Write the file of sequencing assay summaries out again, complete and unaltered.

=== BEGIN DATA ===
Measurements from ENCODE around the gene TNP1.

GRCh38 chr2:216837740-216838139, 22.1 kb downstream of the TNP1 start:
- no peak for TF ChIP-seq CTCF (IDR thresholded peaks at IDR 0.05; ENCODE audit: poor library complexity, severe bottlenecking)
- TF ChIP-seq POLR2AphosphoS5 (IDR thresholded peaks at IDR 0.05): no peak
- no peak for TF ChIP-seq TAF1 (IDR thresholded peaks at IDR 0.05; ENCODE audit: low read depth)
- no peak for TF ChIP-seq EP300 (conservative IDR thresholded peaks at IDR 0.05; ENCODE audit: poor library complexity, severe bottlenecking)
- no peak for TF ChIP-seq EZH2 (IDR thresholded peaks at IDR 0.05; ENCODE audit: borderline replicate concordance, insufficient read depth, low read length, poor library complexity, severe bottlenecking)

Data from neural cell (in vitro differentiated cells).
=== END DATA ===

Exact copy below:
Measurements from ENCODE around the gene TNP1.

GRCh38 chr2:216837740-216838139, 22.1 kb downstream of the TNP1 start:
- no peak for TF ChIP-seq CTCF (IDR thresholded peaks at IDR 0.05; ENCODE audit: poor library complexity, severe bottlenecking)
- TF ChIP-seq POLR2AphosphoS5 (IDR thresholded peaks at IDR 0.05): no peak
- no peak for TF ChIP-seq TAF1 (IDR thresholded peaks at IDR 0.05; ENCODE audit: low read depth)
- no peak for TF ChIP-seq EP300 (conservative IDR thresholded peaks at IDR 0.05; ENCODE audit: poor library complexity, severe bottlenecking)
- no peak for TF ChIP-seq EZH2 (IDR thresholded peaks at IDR 0.05; ENCODE audit: borderline replicate concordance, insufficient read depth, low read length, poor library complexity, severe bottlenecking)

Data from neural cell (in vitro differentiated cells).